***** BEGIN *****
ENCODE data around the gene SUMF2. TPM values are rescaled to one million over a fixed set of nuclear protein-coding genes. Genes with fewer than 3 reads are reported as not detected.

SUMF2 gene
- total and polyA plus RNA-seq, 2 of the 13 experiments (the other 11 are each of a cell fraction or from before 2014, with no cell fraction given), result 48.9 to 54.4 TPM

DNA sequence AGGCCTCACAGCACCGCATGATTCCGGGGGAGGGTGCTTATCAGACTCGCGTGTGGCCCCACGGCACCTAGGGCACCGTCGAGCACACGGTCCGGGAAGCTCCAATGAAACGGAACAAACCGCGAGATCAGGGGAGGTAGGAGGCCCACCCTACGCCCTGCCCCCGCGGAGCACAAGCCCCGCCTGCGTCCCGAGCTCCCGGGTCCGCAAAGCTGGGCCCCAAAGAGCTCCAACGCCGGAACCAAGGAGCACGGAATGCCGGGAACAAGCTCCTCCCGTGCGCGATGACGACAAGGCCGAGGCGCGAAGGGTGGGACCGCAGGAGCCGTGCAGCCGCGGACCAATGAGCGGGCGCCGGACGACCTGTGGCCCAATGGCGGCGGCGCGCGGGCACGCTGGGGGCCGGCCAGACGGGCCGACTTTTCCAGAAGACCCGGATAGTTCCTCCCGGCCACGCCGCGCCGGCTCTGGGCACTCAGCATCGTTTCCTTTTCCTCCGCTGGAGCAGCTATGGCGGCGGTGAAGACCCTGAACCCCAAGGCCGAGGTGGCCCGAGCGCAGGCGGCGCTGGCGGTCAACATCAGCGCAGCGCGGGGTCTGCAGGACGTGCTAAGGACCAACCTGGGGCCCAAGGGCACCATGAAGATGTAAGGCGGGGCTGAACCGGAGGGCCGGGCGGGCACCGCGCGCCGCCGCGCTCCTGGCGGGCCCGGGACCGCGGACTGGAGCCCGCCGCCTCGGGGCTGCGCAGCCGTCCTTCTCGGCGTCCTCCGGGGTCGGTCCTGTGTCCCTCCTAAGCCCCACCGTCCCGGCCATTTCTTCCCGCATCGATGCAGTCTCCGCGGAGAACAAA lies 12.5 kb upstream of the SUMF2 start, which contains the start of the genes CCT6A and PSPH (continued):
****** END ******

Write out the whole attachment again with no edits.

ENCODE data around the gene SUMF2. TPM values are rescaled to one million over a fixed set of nuclear protein-coding genes. Genes with fewer than 3 reads are reported as not detected.

SUMF2 gene
- total and polyA plus RNA-seq, 2 of the 13 experiments (the other 11 are each of a cell fraction or from before 2014, with no cell fraction given), result 48.9 to 54.4 TPM

DNA sequence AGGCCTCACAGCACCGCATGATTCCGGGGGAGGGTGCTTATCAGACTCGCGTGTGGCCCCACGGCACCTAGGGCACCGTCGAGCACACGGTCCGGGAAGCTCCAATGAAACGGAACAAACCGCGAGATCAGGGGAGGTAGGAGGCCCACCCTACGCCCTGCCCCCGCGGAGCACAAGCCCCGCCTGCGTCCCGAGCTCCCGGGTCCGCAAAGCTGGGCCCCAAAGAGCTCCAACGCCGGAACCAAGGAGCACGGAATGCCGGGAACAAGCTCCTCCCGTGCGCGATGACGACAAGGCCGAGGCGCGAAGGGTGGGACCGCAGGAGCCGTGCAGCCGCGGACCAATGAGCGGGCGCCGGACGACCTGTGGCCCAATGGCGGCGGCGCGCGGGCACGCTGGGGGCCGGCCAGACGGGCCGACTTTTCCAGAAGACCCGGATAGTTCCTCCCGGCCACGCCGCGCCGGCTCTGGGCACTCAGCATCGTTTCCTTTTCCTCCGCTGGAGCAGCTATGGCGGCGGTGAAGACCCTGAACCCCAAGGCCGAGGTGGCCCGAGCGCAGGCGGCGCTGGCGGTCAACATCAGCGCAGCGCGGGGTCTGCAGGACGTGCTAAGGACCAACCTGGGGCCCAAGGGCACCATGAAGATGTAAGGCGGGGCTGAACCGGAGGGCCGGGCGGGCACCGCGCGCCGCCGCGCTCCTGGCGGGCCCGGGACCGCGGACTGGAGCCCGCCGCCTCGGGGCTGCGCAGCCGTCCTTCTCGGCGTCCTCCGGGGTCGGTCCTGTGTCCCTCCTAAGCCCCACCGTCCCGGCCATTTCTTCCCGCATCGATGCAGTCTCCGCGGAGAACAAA lies 12.5 kb upstream of the SUMF2 start, which contains the start of the genes CCT6A and PSPH (continued):